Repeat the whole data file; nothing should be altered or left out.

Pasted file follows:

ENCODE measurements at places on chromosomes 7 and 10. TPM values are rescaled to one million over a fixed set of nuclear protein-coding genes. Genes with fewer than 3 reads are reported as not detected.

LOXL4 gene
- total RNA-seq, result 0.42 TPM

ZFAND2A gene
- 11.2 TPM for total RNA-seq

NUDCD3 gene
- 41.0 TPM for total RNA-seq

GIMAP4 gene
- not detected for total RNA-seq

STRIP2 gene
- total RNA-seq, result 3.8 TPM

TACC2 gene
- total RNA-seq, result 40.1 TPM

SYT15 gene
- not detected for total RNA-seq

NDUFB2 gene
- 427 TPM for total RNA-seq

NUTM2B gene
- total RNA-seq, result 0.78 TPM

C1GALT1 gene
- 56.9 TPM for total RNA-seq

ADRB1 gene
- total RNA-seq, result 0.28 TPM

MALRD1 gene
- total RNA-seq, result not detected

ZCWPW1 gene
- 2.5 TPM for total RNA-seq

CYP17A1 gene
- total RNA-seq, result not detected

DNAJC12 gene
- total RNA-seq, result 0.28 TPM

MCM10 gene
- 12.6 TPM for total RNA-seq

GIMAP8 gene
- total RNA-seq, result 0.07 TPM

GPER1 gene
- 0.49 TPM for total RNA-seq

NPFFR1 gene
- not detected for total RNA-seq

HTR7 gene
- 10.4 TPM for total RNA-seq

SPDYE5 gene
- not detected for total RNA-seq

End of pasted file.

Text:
ENCODE measurements at places on chromosomes 7 and 10. TPM values are rescaled to one million over a fixed set of nuclear protein-coding genes. Genes with fewer than 3 reads are reported as not detected.

LOXL4 gene
- total RNA-seq, result 0.42 TPM

ZFAND2A gene
- 11.2 TPM for total RNA-seq

NUDCD3 gene
- 41.0 TPM for total RNA-seq

GIMAP4 gene
- not detected for total RNA-seq

STRIP2 gene
- total RNA-seq, result 3.8 TPM

TACC2 gene
- total RNA-seq, result 40.1 TPM

SYT15 gene
- not detected for total RNA-seq

NDUFB2 gene
- 427 TPM for total RNA-seq

NUTM2B gene
- total RNA-seq, result 0.78 TPM

C1GALT1 gene
- 56.9 TPM for total RNA-seq

ADRB1 gene
- total RNA-seq, result 0.28 TPM

MALRD1 gene
- total RNA-seq, result not detected

ZCWPW1 gene
- 2.5 TPM for total RNA-seq

CYP17A1 gene
- total RNA-seq, result not detected

DNAJC12 gene
- total RNA-seq, result 0.28 TPM

MCM10 gene
- 12.6 TPM for total RNA-seq

GIMAP8 gene
- total RNA-seq, result 0.07 TPM

GPER1 gene
- 0.49 TPM for total RNA-seq

NPFFR1 gene
- not detected for total RNA-seq

HTR7 gene
- 10.4 TPM for total RNA-seq

SPDYE5 gene
- not detected for total RNA-seq